Prime Minister Joseph Muscat has personally replied to the Chair of the European Parliament’s Rule of Law Monitoring Group in the wake of a damning resolution passed last month, accusing the Group, and others in the EP, of having fallen victim to “direct or indirect interference by Maltese political forces with an overtly partisan agenda”.
The European Parliament’s Civil Liberties, Justice and Home Affairs Committee last month voted in favour of the Group’s resolution, which calls, among other things, for the government to stop its passport sales contract with Henley & Partners and to publish the Egrant inquiry report in full.
In correspondence seen by this newspaper, Muscat refers to the Group’s calls for members of government to drop the lawsuits against the heirs of Daphne Caruana Galizia, saying, “Your concern has been noted”.
Muscat waxes lyrical about the recent changes to Malta’s libel laws and about striking the right balance between freedom of expression and the rights of individuals against slander.
“One may argue that these libel cases should be dropped in view of Ms Caruana Galizia’s murder. At the same time, it should be kept in mind that the claims have not been withdrawn and still continue to exist in the digital space of the internet to this day.”
On Egrant, Muscat claimed that the conclusions of the magisterial inquiry “were universally accepted, even by the Opposition, which undertook internal structural changes within its Parliamentary Group as a consequence”.
Muscat, however, failed to mention that Opposition leader Adrian Delia has taken court action to have the entire Egrant inquiry published or at least made available to the Opposition.
On Muscat’s offer to the Caruana Galizia family to drop the Egrant case, he repeated his offer to “cease my libel court action of the family of Ms Caruana Galizia recognise the conclusions of the independent and autonomous judicial process, after a very thorough magisterial inquiry and declare themselves accordingly”.
The letter had been sent on 13 March, a day before Caruana Galizia’s family rejected the offer, but Muscat should have known very well what the answer would have been. The day the offer was made, the family had told this newspaper last month: “We will not concede to extortion by our public servants.”
On 14 March, Caruana Galizia’s family officially rejected the offer in a formal reply to the Court of Magistrates, pointing out that they had not seen the full inquiry report and was therefore not in a position to accepts Muscat’s offer.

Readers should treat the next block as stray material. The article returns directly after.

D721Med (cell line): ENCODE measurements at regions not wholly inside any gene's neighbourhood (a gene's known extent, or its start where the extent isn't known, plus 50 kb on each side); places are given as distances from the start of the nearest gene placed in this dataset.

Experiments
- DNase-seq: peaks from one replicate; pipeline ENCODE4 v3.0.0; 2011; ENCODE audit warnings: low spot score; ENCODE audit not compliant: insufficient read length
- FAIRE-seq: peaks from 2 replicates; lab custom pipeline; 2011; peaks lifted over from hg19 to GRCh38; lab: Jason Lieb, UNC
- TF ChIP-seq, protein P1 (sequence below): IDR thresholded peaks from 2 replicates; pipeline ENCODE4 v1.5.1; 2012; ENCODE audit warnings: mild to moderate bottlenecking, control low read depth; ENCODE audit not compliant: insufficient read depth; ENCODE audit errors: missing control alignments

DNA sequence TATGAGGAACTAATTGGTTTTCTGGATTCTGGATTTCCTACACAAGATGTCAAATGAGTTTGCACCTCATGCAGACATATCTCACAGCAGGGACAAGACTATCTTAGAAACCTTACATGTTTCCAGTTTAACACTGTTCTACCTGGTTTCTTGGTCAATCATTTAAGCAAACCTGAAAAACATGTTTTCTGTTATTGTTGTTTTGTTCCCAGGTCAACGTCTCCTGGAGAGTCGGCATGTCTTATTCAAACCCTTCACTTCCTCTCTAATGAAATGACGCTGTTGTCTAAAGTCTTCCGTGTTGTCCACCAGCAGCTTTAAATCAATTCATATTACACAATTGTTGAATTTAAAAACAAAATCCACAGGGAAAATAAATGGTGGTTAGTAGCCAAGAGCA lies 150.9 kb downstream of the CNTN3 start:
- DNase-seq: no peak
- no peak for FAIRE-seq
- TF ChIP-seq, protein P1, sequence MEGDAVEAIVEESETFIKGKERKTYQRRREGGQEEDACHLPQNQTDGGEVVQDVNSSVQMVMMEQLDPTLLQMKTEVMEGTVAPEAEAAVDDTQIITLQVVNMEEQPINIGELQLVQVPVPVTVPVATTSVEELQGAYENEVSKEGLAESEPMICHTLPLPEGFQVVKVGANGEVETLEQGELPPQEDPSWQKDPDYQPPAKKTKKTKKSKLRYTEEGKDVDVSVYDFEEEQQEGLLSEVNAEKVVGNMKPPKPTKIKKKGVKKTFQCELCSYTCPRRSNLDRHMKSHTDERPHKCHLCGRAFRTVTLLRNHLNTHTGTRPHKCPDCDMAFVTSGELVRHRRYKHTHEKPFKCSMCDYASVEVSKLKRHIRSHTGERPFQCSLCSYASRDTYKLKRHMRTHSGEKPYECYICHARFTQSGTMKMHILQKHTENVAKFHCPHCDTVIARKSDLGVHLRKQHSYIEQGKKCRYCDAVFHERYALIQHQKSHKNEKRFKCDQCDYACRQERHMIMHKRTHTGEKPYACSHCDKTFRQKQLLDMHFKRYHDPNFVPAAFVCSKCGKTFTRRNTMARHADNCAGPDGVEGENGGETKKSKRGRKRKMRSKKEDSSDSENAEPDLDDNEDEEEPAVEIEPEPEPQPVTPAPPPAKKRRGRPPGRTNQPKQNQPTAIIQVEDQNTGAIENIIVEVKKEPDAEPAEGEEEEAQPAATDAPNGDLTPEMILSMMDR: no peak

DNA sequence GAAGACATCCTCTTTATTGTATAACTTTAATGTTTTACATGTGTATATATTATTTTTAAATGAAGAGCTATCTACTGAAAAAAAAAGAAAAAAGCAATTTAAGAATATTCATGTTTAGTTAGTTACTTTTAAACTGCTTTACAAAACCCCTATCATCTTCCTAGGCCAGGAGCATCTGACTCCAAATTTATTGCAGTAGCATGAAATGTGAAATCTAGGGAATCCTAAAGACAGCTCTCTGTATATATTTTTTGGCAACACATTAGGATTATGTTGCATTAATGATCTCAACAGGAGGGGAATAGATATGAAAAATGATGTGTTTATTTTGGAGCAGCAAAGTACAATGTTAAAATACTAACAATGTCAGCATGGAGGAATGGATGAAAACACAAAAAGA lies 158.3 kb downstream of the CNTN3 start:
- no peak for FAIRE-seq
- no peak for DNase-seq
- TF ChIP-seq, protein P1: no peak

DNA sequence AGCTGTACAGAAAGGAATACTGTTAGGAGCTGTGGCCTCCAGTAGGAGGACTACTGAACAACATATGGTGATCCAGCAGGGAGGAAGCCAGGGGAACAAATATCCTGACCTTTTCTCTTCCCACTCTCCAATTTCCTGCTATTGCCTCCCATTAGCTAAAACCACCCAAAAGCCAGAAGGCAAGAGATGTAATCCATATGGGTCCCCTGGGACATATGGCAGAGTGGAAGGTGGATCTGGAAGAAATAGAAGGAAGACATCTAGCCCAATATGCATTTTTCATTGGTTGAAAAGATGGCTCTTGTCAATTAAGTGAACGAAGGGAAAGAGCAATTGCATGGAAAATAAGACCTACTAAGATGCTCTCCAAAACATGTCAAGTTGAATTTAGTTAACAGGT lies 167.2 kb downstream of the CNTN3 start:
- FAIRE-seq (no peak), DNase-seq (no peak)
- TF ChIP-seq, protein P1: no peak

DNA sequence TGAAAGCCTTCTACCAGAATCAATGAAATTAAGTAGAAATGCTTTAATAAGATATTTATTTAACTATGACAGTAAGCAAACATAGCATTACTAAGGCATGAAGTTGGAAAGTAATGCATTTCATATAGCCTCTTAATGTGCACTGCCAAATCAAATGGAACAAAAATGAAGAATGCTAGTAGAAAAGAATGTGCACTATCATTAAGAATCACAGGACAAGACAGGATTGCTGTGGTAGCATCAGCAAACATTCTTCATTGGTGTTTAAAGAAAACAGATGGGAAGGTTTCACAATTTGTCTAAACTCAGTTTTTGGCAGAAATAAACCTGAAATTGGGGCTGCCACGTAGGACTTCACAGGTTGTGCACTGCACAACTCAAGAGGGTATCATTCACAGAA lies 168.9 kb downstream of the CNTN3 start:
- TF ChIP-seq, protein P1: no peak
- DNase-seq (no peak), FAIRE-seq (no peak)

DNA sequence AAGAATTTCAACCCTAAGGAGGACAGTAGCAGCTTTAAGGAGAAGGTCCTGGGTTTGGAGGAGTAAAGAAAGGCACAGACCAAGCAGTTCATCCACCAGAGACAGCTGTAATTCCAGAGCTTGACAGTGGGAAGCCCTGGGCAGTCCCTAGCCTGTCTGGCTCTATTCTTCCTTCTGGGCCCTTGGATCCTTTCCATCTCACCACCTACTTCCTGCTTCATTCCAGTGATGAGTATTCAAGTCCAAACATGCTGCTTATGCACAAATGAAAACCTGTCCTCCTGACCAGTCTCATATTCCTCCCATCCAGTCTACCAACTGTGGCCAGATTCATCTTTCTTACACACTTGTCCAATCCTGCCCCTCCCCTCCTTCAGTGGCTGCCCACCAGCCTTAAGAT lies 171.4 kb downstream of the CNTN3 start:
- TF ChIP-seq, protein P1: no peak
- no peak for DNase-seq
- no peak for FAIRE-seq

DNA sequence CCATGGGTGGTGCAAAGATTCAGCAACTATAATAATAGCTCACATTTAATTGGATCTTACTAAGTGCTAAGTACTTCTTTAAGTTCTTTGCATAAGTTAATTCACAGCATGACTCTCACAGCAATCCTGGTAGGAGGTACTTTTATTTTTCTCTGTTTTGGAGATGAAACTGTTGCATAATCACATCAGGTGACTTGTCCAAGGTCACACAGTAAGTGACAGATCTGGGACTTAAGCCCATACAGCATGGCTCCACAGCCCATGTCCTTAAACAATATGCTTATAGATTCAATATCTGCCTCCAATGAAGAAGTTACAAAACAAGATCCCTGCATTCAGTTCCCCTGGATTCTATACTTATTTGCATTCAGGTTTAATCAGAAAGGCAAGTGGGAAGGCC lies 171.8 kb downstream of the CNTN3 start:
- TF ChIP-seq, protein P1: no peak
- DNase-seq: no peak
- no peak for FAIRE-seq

Nor, they said, did they have access to Caruana Galizia or Maria Efimova’s testimony before the magistrate, or access to the testimony given by Mossack Fonseca employee Jacqueline Alexander, whose signature was Egrant’s declaration of trust. Moreover, the family also said it had no access to testimony by Nexia BT’s Karl Cini and Brian Tonna – who had claimed to be the owner of the once secret company – as well as other findings that allowed the magistrate to reach his conclusions.
He also confirms that the constitutional reform that is to take place will be done with “extensive consultation with civil society and with the social partners which will take place at a steady pace”.
Among other things, Muscat says that such is his spirit of cooperation with the EP that he has “engaged with the Venice Commission, which we have done immediately despite criticism from the Parliamentary Opposition that it is demeaning to have such a peer review”.
But the thing is that the Opposition has wholly welcomed the Venice Commission’s involvement, but remarked it was demeaning for things to have come to such a pass.
The Prime Minister also questions the veracity of the information on which the resolution was based, saying: “It would be of assistance to the openness of our further cooperation if your Monitoring Group were to provide a reference to the basis upon which particular factual assertions in the Resolution are made, such as that to the effect that the Maltese judicial authorities showed no interest in requesting from the German police the late Ms Caruana Galizia’s laptops.
“This claim,” he says, “has already been exposed as false but we would welcome information showing otherwise.”
Muscat, in his correspondence, left several stones unturned and failed to address several issues raised in the resolution. These included: calls on the Maltese authorities to set up an independent public inquiry into the murder of Daphne Caruana Galizia and publish the full version of the Magistrate Aaron Bugeja Inquiry report. To investigate corruption and the link between the 17 Black company and Minister Konrad Mizzi and the Prime Minister’s Chief of Staff; to take concrete action against the orchestrated hate campaign against the memory and family of Daphne Caruana Galizia, and to fully investigate the medical visas racket.
Original article found on The Malta Independent